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January Advocate: MUNFA and CBUFA on the picket lines - DFA reaches a deal - UPEIFA uses every legal avenue at their disposal

Every month we send our supporters a newsletter with the latest CAUT and post-secondary education sector news. This newsletter was published on January 31, 2023. Subscribe to get the newsletter straight to your inbox.

In this issue:

  • Dalhousie Faculty Association ratifies new collective agreement
  • University of PEI Faculty Association: Every legal avenue
  • Members at Memorial head to the picket lines
  • Strike at Cape Breton University
  • State of the Post-Secondary Academic Profession survey

Member News

Dalhousie Faculty Association ratifies new collective agreement

The Dalhousie Faculty Association (DFA) has ratified a new agreement following their conciliation meetings in early January.

In mid-December, there was a strike vote and 82.2% of the DFA membership participated in the vote. Of those who voted, an overwhelming 92.2% voted in favour of striking if a satisfactory deal couldn’t be reached at the bargaining table, a statement by DFA said.

One of the central issues has been salary. The DFA noted that over a three-year period, the board offered less than the increases negotiated by Acadia, l’Université Sainte-Anne, and the Nova Scotia Civil Service.

The DFA is the certified bargaining agent for more than 1,000 professors, instructors, librarians, and professional counsellors at Dalhousie University.

University of PEI Faculty Association: Every legal avenue

The University of Prince Edward Island Faculty Association (UPEIFA) has been in negotiations for a new contract since April. Outstanding issues are mental health benefits, the number of full-time faculty, and salary.

In August, the UPEIFA sought conciliation to clear the impasse between the two sides. However, a statement released late last year by the association said that Minister Bloyce Thompson dragged out the appointment of a conciliator well past the legislated 10-day timeline.

According to Dr. Michael Arfken, UPEIFA president, “as the conciliation process enters its fourth month of government intervention with no end in sight, it has become increasingly clear that the provincial government’s actions are substantially interfering in contract bargaining and creating the conditions for an extended labour dispute at UPEI.”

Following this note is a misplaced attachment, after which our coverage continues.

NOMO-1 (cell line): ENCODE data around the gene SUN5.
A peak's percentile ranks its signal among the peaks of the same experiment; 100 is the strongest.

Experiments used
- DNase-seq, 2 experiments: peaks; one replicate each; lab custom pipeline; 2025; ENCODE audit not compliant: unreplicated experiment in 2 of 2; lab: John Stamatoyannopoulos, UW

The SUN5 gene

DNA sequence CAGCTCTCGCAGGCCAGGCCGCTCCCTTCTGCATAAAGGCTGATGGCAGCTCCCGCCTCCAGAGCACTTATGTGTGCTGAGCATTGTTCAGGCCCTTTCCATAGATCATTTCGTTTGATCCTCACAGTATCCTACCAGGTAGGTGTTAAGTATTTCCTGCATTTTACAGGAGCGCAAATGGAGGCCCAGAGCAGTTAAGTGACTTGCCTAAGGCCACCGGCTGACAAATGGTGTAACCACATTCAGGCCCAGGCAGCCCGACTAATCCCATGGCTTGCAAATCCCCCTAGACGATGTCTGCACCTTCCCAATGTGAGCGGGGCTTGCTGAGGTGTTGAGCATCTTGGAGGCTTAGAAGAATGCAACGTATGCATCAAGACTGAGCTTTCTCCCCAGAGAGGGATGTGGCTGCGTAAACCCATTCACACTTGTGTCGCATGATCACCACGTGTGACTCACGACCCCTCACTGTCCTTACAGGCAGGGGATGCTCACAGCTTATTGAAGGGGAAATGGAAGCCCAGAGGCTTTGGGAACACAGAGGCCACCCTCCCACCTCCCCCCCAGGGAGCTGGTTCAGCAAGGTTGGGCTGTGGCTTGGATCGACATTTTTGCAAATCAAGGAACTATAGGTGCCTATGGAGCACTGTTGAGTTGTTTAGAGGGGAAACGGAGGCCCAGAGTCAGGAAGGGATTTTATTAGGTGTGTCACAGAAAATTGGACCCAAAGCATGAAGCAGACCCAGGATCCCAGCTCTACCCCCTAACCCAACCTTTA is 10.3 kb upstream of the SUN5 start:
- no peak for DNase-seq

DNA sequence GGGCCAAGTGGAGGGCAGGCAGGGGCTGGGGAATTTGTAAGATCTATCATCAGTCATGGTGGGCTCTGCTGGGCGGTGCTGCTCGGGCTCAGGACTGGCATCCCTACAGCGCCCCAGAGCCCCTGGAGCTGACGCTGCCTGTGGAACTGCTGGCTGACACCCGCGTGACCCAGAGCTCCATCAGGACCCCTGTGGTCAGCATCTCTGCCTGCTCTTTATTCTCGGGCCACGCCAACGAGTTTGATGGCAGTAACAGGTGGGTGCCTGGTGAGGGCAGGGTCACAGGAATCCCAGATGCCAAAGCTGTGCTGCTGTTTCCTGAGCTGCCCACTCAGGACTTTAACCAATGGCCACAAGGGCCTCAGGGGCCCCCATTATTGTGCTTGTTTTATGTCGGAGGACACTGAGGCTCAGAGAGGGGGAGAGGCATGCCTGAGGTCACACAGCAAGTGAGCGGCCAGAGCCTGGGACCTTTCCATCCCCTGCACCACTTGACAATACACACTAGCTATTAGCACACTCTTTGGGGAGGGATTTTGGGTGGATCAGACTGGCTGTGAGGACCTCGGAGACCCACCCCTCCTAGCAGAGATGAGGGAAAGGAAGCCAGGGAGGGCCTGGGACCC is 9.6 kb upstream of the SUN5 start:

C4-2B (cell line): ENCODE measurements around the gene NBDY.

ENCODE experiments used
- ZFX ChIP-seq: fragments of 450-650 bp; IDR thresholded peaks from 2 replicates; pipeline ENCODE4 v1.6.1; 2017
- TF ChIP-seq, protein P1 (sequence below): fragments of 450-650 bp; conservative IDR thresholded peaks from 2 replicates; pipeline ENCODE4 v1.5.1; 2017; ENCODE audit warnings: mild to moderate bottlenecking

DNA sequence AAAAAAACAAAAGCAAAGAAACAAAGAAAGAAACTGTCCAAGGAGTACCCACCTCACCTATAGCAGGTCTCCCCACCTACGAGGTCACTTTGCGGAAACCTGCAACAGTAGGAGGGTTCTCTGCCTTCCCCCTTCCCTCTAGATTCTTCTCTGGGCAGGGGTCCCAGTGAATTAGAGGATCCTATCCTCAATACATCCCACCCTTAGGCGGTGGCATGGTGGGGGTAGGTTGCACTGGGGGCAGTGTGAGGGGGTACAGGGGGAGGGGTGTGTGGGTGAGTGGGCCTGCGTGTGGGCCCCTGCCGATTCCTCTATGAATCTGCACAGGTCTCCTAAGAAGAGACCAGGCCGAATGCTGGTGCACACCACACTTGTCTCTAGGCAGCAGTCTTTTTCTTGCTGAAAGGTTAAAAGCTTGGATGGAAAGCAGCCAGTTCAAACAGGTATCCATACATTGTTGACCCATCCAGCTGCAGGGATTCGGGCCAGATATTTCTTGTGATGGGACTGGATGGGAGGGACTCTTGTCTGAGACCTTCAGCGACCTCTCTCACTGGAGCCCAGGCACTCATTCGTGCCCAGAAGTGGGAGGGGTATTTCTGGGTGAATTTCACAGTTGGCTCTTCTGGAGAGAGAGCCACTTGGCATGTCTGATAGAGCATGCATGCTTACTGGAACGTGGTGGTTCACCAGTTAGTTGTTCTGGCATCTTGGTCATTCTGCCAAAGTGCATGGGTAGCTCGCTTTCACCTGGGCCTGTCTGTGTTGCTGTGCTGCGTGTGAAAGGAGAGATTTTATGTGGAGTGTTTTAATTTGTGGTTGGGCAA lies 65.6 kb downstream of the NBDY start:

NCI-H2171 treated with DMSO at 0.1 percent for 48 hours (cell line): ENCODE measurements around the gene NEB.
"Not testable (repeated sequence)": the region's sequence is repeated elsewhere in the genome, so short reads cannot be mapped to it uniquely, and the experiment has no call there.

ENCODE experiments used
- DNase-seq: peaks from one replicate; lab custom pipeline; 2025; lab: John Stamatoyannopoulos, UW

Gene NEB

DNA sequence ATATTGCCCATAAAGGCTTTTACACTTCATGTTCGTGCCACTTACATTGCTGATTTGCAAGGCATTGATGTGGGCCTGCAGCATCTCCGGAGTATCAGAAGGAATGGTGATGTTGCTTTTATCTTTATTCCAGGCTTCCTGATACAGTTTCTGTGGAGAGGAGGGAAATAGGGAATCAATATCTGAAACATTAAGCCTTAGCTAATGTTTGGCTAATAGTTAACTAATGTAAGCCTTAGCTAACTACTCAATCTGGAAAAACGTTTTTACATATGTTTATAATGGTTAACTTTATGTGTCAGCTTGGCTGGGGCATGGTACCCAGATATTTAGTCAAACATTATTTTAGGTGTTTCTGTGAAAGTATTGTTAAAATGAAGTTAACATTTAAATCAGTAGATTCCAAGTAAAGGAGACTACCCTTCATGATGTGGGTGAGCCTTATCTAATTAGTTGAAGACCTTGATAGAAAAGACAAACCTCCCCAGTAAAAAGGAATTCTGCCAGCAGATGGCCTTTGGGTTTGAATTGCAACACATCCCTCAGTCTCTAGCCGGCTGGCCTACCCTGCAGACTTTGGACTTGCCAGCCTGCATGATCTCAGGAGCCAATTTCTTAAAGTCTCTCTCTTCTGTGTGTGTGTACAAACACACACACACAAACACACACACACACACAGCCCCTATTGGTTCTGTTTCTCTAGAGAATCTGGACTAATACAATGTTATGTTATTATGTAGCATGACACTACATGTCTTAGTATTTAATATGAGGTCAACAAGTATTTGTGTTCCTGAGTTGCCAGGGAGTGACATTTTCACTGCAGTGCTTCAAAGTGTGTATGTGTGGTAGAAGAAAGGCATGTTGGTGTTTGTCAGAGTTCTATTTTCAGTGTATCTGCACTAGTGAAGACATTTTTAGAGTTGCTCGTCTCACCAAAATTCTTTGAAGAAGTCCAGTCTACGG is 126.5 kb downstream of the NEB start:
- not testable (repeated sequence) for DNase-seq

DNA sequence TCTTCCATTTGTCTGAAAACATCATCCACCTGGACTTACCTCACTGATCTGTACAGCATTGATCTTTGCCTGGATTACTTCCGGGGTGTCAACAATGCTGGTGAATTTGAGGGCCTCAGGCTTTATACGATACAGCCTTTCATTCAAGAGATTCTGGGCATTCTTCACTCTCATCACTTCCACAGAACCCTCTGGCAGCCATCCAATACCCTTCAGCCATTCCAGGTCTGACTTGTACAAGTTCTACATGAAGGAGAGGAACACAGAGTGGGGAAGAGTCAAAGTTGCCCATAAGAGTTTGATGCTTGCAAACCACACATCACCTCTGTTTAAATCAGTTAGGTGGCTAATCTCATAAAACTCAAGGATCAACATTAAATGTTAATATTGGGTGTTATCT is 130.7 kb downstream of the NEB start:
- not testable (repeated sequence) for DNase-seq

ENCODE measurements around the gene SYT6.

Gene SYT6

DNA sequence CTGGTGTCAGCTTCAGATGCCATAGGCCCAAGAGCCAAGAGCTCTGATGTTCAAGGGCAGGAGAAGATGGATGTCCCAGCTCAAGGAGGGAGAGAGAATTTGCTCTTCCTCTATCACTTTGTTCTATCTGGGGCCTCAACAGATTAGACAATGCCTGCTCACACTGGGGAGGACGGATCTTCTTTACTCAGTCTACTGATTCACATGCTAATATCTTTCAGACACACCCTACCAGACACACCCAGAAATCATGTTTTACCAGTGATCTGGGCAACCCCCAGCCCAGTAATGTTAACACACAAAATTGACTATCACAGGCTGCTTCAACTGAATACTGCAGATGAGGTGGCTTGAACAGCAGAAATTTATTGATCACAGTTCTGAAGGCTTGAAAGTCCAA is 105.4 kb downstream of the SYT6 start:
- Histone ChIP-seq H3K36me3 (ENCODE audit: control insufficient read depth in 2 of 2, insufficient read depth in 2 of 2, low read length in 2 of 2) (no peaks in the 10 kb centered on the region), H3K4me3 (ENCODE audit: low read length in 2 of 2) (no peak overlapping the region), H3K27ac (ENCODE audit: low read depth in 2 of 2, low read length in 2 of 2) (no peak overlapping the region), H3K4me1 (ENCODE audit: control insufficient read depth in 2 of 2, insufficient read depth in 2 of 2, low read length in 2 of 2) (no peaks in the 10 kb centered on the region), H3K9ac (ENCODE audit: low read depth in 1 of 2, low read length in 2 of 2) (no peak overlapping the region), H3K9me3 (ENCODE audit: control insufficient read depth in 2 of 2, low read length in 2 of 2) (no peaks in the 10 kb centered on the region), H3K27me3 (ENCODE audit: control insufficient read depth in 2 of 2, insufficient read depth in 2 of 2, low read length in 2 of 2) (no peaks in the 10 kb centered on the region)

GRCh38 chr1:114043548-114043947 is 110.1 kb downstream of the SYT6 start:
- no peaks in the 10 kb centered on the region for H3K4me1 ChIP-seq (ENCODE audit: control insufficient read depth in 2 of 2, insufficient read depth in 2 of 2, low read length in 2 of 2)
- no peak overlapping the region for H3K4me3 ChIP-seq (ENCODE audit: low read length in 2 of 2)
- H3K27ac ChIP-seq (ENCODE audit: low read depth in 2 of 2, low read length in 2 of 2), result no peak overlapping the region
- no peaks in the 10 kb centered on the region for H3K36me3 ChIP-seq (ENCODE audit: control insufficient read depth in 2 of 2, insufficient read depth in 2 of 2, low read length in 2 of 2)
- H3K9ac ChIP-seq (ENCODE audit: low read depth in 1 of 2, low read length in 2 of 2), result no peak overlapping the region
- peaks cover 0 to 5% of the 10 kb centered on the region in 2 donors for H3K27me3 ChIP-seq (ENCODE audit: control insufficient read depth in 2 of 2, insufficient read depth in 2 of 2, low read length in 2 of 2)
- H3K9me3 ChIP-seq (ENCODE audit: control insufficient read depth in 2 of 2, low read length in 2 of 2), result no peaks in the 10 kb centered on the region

The CAUT Defence Fund is supporting the UPEIFA in a legal challenge to the government’s ongoing interference in collective bargaining.

“The UPEI Faculty Association is prepared to use any and every legal avenue to preserve the educational quality of our institution and to build a better UPEI,” a statement from the association said.

Members at Memorial head to the picket lines

More than 800 faculty members at Memorial University began striking on January 30.
Memorial University of Newfoundland Faculty Association (MUNFA) members had voted overwhelmingly to strike if a deal wasn’t forthcoming by the end of the month.

“Because of the administration’s unwillingness to negotiate, it appears that no more can be achieved until after our membership demonstrates its strength on the picket lines,” the MUNFA stated in a notice to members. “Despite MUNFA members delivering a historic strike vote on Jan. 18, the administration’s positions on crucial bargaining issues have moved only marginally in more than a year.”

The association representing faculty, librarians and counsellors at Memorial is striking on several key issues including job security for contract faculty, workload, collegial governance, and salaries. 

“Memorial’s instructors are already amongst the lowest paid in Canada. The employer’s proposal is designed to drive salaries lower still,” said a report from MUNFA prior to job action. Read more here.

Strike at Cape Breton University

Cape Breton University Faculty Association members are on strike to achieve a fair contract.

“We recognize that it is a difficult situation for everyone, especially the students. But we are ready to walk the picket line if that’s what it takes to get an agreement we can accept,” CBUFA spokesperson Peter MacIntyre said.

Money remains the main issue at the table. During conciliation, the association reduced its salary demands, but the administration’s counter-offer will still leave members falling behind the cost of living. By contrast, the senior administration gave themselves a 10% raise this year.

The recent report “Culture of Entitlement” from the Association of Nova Scotia University Teachers shows that senior university administrative salaries have increased 84% over the last 10 years in Nova Scotia. Over the same period, faculty salaries have grown by only 17.5%, less than 2% per year.

On Our Radar

State of the Post-Secondary Academic Profession survey

How do you really feel about your job? CAUT wants to know.  

Given the significant changes over the past two years, CAUT wants to better understand academic staff experiences and attitudes towards the job, the workplace, and the post-secondary education sector. The State of the Post-Secondary Academic Profession Survey will help identify current issues and needs of academic staff at universities and colleges. 

We would like to hear from associations and their members to help us determine how best to serve the CAUT community.  

Please take a few minutes to participate in this anonymous survey. Thank you in advance for your time and input!  

Only three more days to participate in this survey! 

The deadline for completion is February 3, 2023. 

Complete the survey

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